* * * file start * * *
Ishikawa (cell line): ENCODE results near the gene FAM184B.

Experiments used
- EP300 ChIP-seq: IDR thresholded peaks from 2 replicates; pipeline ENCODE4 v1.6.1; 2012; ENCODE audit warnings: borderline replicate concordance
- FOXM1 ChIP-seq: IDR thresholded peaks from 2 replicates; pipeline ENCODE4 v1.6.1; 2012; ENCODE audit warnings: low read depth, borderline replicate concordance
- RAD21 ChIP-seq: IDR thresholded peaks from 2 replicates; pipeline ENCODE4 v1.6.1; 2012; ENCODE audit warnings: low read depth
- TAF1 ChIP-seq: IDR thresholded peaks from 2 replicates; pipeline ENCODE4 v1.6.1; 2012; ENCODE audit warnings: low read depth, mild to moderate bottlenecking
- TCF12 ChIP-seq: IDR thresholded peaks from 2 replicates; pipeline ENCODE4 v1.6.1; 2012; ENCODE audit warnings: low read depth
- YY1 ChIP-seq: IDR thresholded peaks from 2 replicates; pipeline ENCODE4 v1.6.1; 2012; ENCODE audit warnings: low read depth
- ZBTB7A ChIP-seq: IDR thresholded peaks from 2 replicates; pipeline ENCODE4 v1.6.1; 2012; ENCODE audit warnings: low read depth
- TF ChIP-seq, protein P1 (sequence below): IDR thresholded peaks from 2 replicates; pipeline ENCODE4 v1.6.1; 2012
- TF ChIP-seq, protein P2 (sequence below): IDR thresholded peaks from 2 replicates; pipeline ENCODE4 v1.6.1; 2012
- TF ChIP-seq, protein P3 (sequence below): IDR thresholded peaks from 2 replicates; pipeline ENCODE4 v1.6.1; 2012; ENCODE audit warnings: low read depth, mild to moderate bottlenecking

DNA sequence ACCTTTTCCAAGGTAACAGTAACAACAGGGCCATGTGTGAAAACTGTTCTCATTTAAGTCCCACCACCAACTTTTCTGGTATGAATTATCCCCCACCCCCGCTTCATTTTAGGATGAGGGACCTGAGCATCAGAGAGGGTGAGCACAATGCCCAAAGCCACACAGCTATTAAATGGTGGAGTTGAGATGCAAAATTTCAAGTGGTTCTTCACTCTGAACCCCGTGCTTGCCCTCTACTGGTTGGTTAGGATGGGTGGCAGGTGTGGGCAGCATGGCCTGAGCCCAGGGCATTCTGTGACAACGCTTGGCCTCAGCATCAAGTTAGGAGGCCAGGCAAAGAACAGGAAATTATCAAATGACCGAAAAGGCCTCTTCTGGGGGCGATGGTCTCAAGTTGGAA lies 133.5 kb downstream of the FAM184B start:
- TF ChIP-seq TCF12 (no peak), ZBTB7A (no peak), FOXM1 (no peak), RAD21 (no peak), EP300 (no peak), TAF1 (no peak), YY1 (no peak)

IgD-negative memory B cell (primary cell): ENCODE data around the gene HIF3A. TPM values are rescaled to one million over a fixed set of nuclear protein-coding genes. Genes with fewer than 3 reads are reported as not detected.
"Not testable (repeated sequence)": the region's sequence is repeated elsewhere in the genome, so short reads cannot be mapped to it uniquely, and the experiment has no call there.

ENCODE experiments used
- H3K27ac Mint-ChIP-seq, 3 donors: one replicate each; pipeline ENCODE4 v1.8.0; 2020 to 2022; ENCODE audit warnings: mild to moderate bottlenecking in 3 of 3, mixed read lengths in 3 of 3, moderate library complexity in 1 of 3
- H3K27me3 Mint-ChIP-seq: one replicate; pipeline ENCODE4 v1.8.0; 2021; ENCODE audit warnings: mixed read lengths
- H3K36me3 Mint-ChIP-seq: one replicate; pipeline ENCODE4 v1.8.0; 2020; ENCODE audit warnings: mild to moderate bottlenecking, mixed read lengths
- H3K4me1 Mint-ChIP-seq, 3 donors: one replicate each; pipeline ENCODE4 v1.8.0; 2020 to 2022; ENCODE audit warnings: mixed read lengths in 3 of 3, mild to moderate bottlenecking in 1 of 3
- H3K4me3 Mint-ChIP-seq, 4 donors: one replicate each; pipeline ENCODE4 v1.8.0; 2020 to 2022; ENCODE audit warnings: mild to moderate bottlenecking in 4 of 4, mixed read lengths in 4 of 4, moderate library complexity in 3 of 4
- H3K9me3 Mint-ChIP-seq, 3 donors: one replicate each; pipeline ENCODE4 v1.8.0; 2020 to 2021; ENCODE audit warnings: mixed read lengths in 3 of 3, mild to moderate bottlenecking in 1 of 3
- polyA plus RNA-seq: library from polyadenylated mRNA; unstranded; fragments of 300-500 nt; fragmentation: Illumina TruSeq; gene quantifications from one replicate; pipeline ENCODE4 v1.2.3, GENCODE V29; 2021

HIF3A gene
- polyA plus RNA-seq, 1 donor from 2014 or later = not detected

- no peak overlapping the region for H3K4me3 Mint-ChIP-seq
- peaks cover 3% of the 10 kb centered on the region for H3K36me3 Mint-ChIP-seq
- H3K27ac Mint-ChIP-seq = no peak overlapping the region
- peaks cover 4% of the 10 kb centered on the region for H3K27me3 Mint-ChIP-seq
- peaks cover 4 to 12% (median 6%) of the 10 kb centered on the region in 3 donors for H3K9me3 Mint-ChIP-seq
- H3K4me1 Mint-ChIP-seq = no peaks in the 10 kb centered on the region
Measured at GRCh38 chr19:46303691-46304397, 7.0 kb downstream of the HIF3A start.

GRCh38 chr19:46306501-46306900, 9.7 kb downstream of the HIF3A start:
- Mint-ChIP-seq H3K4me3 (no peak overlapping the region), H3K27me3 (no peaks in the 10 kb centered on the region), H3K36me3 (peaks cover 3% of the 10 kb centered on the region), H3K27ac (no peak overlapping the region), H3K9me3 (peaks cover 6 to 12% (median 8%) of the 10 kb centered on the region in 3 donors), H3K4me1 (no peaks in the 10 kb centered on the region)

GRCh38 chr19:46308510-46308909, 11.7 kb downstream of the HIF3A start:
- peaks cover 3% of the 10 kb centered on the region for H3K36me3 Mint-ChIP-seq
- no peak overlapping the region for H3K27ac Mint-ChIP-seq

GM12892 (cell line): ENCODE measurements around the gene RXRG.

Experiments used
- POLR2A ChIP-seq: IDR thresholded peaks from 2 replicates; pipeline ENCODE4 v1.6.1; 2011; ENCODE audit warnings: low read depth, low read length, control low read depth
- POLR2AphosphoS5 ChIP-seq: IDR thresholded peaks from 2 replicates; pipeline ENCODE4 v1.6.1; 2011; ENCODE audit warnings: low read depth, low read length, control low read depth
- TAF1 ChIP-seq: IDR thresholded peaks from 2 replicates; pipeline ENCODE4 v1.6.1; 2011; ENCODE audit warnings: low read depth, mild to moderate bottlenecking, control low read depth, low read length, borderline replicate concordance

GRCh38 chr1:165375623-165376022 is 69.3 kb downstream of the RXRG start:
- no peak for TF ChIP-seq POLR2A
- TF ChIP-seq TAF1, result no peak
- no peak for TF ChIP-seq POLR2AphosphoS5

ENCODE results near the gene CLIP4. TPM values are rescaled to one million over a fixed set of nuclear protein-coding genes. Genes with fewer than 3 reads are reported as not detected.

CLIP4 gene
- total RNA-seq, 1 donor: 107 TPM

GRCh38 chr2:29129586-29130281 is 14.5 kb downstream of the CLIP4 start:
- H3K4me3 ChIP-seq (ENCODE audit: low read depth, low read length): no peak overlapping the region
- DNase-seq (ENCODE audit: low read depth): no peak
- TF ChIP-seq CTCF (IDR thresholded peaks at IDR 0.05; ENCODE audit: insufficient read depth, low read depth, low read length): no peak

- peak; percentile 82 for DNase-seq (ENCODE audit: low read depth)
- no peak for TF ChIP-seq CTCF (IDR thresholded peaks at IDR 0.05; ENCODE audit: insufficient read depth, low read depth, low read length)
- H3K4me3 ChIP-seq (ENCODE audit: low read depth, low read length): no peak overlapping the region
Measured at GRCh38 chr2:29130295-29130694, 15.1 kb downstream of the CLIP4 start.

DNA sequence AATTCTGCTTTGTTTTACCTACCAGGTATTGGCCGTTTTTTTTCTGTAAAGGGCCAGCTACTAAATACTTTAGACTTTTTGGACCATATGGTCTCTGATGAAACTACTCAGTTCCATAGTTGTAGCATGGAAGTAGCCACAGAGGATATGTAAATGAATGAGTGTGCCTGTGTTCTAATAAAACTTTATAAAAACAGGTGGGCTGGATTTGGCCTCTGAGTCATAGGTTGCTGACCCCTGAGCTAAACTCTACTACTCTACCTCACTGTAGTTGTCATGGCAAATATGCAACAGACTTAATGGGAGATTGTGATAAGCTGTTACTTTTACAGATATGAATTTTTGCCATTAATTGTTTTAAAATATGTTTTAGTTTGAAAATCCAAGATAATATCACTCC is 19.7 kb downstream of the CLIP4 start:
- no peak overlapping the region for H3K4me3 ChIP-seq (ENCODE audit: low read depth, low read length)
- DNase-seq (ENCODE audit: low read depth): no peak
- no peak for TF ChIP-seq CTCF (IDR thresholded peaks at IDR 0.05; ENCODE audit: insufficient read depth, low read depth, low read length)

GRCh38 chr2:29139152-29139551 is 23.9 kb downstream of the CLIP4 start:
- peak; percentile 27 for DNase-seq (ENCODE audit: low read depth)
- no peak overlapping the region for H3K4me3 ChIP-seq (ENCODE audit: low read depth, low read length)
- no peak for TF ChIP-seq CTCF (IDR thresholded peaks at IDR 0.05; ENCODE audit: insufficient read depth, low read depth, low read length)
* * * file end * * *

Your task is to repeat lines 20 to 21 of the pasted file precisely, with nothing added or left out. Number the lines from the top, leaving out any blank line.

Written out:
- H3K36me3 Mint-ChIP-seq: one replicate; pipeline ENCODE4 v1.8.0; 2020; ENCODE audit warnings: mild to moderate bottlenecking, mixed read lengths
- H3K4me1 Mint-ChIP-seq, 3 donors: one replicate each; pipeline ENCODE4 v1.8.0; 2020 to 2022; ENCODE audit warnings: mixed read lengths in 3 of 3, mild to moderate bottlenecking in 1 of 3